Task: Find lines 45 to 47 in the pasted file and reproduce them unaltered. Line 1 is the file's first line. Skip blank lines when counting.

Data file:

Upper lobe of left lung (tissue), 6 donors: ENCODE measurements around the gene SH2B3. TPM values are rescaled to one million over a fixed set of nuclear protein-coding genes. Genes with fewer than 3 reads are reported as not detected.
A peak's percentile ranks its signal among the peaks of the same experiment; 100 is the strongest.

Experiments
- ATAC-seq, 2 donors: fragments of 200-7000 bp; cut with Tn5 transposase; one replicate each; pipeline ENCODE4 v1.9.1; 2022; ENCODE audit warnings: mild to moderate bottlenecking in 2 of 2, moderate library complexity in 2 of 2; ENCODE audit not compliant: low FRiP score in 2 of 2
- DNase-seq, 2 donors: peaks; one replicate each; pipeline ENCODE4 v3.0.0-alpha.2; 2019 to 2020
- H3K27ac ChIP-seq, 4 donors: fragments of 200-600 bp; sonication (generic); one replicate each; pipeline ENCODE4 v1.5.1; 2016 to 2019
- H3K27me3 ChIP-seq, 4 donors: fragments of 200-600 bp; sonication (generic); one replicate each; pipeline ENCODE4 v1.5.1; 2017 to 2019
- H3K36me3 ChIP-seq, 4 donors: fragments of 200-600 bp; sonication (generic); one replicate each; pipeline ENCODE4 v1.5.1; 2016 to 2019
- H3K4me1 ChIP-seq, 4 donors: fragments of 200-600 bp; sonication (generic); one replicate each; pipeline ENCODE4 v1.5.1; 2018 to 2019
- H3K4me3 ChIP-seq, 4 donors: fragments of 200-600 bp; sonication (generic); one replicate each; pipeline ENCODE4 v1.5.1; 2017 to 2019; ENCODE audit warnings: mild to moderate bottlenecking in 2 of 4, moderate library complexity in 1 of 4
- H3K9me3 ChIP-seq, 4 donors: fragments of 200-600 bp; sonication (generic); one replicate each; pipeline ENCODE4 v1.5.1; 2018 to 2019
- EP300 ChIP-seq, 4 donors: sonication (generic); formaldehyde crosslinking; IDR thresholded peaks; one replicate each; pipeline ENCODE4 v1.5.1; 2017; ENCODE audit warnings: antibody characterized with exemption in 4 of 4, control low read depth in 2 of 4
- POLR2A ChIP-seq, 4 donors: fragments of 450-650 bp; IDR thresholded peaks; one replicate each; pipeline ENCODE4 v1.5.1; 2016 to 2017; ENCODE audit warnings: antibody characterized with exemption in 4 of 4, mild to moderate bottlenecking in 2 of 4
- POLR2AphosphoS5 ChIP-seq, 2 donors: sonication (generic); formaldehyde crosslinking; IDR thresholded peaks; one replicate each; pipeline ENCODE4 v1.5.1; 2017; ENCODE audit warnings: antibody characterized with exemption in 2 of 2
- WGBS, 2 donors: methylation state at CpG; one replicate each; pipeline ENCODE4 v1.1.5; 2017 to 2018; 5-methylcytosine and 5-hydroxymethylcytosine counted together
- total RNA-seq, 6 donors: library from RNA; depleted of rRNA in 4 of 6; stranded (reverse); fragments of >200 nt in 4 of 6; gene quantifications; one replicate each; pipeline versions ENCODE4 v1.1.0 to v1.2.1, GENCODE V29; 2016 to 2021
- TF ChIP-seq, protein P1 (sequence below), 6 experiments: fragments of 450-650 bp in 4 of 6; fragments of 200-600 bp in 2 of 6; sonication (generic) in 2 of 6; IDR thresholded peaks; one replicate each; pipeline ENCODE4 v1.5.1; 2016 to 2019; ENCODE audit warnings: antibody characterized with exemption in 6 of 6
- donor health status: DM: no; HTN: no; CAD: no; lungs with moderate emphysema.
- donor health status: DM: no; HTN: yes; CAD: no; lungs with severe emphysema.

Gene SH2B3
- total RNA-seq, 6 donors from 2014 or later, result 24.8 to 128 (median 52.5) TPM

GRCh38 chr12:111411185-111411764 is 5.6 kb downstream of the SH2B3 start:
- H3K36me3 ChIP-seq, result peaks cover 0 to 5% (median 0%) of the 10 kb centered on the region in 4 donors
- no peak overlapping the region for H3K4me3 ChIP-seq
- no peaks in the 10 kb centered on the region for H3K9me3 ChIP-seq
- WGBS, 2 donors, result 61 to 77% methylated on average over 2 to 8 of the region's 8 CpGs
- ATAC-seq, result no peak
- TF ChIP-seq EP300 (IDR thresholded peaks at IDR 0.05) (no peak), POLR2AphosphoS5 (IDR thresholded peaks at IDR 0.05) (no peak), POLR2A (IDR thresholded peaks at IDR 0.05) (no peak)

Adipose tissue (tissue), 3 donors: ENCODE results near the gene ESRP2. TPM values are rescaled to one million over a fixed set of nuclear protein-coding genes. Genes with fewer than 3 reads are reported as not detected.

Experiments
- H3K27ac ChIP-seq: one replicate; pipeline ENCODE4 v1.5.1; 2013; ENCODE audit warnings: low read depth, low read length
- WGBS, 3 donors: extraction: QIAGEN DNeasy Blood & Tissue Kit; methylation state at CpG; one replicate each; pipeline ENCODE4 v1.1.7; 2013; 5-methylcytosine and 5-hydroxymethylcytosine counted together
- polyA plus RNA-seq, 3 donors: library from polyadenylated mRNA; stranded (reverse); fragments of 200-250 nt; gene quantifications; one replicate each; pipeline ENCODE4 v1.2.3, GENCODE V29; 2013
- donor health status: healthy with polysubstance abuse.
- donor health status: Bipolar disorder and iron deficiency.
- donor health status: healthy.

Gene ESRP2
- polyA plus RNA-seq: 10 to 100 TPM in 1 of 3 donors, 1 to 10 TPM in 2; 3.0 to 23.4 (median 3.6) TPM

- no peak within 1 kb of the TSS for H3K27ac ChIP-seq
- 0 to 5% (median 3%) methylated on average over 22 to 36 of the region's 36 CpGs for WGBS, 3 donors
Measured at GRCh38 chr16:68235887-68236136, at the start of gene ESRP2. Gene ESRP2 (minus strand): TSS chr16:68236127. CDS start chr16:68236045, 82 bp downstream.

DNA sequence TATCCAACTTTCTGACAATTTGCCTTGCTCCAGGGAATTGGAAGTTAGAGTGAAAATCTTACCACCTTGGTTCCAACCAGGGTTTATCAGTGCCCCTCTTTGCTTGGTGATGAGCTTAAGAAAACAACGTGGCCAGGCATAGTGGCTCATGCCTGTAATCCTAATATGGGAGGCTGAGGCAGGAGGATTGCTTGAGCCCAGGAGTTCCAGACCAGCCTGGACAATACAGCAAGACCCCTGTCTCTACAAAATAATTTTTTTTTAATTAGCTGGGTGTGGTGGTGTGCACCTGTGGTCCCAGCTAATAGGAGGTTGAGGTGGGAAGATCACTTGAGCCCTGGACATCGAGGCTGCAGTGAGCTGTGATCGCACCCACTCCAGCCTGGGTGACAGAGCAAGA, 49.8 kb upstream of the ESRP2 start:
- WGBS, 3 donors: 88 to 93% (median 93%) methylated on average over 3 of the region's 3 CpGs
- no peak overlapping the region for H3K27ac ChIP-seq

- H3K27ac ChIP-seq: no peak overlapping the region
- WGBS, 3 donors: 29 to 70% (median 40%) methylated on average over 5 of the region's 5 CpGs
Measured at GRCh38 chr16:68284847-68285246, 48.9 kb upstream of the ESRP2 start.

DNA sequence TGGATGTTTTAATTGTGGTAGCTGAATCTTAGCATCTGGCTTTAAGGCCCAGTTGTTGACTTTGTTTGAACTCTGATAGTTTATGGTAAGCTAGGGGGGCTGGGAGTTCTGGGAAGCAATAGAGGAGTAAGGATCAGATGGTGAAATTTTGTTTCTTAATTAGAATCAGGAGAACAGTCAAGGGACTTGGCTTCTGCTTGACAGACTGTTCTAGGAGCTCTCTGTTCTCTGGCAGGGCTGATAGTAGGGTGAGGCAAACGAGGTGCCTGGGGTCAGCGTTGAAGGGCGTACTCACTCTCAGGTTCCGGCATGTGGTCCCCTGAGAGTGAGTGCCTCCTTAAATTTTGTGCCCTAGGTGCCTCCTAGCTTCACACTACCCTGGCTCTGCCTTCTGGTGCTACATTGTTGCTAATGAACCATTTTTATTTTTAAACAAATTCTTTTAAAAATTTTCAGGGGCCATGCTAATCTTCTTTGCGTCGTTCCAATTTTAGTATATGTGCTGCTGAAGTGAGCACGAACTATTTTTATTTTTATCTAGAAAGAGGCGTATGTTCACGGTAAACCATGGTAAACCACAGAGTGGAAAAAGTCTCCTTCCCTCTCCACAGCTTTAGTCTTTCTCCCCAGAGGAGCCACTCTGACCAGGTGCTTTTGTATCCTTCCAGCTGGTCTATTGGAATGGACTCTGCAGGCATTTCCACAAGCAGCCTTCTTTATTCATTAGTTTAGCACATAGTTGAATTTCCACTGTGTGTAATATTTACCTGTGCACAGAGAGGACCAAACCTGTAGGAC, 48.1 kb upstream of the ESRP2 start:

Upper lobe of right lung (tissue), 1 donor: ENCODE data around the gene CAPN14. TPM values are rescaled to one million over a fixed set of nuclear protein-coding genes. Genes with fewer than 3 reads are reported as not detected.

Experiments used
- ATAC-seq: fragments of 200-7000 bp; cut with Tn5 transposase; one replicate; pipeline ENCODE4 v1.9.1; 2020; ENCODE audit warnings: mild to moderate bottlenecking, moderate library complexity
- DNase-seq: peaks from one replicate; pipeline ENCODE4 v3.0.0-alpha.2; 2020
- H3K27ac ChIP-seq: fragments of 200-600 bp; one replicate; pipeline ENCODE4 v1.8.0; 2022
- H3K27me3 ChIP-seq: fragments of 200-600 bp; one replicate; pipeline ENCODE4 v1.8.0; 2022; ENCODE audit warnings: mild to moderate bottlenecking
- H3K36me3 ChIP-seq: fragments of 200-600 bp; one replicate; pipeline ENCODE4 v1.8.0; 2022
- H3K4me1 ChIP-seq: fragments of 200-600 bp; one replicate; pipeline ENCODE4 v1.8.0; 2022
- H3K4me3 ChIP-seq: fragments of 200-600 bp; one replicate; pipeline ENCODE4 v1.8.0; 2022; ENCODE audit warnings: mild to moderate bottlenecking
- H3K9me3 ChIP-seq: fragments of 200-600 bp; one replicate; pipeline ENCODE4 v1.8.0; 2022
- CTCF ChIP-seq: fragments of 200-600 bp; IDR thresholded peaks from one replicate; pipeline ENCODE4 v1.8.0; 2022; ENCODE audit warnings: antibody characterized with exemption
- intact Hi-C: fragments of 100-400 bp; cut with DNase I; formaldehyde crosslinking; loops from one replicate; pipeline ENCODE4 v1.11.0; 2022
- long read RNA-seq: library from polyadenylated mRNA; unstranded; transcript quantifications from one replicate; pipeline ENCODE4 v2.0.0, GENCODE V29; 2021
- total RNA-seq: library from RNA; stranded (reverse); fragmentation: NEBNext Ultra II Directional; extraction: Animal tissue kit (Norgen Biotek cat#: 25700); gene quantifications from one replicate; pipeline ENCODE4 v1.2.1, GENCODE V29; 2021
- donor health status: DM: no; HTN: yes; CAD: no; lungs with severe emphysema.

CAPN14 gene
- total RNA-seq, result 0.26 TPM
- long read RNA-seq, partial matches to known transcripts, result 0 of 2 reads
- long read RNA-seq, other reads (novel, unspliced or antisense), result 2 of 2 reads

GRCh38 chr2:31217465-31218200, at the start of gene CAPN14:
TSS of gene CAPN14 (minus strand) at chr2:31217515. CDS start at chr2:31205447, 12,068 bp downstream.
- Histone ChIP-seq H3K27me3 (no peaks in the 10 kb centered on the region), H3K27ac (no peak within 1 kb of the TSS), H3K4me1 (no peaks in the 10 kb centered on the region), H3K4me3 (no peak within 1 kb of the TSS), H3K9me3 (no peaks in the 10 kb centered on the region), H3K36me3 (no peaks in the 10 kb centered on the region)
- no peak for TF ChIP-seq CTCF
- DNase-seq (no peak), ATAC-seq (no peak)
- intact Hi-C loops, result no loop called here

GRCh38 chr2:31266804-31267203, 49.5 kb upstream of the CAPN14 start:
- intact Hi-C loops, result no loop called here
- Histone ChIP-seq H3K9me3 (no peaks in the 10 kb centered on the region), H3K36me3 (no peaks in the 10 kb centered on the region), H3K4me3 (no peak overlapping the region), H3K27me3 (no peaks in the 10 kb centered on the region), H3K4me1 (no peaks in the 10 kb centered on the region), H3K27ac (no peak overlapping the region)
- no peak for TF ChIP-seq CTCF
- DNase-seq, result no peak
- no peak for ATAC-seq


- H3K27ac ChIP-seq: no peak overlapping the region
- WGBS, 3 donors: 29 to 70% (median 40%) methylated on average over 5 of the region's 5 CpGs
Measured at GRCh38 chr16:68284847-68285246, 48.9 kb upstream of the ESRP2 start.